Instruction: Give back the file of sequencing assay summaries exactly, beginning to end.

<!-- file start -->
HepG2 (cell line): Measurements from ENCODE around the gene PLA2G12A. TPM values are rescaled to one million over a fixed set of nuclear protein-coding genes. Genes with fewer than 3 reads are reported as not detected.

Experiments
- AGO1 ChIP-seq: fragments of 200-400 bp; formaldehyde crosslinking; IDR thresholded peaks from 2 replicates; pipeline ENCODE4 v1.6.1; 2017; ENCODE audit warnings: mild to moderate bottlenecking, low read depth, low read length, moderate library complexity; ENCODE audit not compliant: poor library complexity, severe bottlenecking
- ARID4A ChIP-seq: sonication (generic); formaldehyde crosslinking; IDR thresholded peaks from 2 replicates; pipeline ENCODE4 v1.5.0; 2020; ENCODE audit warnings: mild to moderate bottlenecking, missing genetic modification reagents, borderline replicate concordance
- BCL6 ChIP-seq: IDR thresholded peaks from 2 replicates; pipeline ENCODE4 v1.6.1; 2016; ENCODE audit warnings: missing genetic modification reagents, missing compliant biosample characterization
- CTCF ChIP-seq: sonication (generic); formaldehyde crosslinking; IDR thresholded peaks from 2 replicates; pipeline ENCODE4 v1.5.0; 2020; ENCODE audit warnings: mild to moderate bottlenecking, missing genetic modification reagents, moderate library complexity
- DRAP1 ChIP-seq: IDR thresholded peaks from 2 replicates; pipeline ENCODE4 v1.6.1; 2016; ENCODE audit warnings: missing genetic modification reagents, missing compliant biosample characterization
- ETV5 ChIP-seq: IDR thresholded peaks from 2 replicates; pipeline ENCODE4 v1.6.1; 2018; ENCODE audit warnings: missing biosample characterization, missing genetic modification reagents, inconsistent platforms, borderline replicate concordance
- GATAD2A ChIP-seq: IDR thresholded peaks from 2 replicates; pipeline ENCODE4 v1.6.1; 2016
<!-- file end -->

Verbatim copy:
HepG2 (cell line): Measurements from ENCODE around the gene PLA2G12A. TPM values are rescaled to one million over a fixed set of nuclear protein-coding genes. Genes with fewer than 3 reads are reported as not detected.

Experiments
- AGO1 ChIP-seq: fragments of 200-400 bp; formaldehyde crosslinking; IDR thresholded peaks from 2 replicates; pipeline ENCODE4 v1.6.1; 2017; ENCODE audit warnings: mild to moderate bottlenecking, low read depth, low read length, moderate library complexity; ENCODE audit not compliant: poor library complexity, severe bottlenecking
- ARID4A ChIP-seq: sonication (generic); formaldehyde crosslinking; IDR thresholded peaks from 2 replicates; pipeline ENCODE4 v1.5.0; 2020; ENCODE audit warnings: mild to moderate bottlenecking, missing genetic modification reagents, borderline replicate concordance
- BCL6 ChIP-seq: IDR thresholded peaks from 2 replicates; pipeline ENCODE4 v1.6.1; 2016; ENCODE audit warnings: missing genetic modification reagents, missing compliant biosample characterization
- CTCF ChIP-seq: sonication (generic); formaldehyde crosslinking; IDR thresholded peaks from 2 replicates; pipeline ENCODE4 v1.5.0; 2020; ENCODE audit warnings: mild to moderate bottlenecking, missing genetic modification reagents, moderate library complexity
- DRAP1 ChIP-seq: IDR thresholded peaks from 2 replicates; pipeline ENCODE4 v1.6.1; 2016; ENCODE audit warnings: missing genetic modification reagents, missing compliant biosample characterization
- ETV5 ChIP-seq: IDR thresholded peaks from 2 replicates; pipeline ENCODE4 v1.6.1; 2018; ENCODE audit warnings: missing biosample characterization, missing genetic modification reagents, inconsistent platforms, borderline replicate concordance
- GATAD2A ChIP-seq: IDR thresholded peaks from 2 replicates; pipeline ENCODE4 v1.6.1; 2016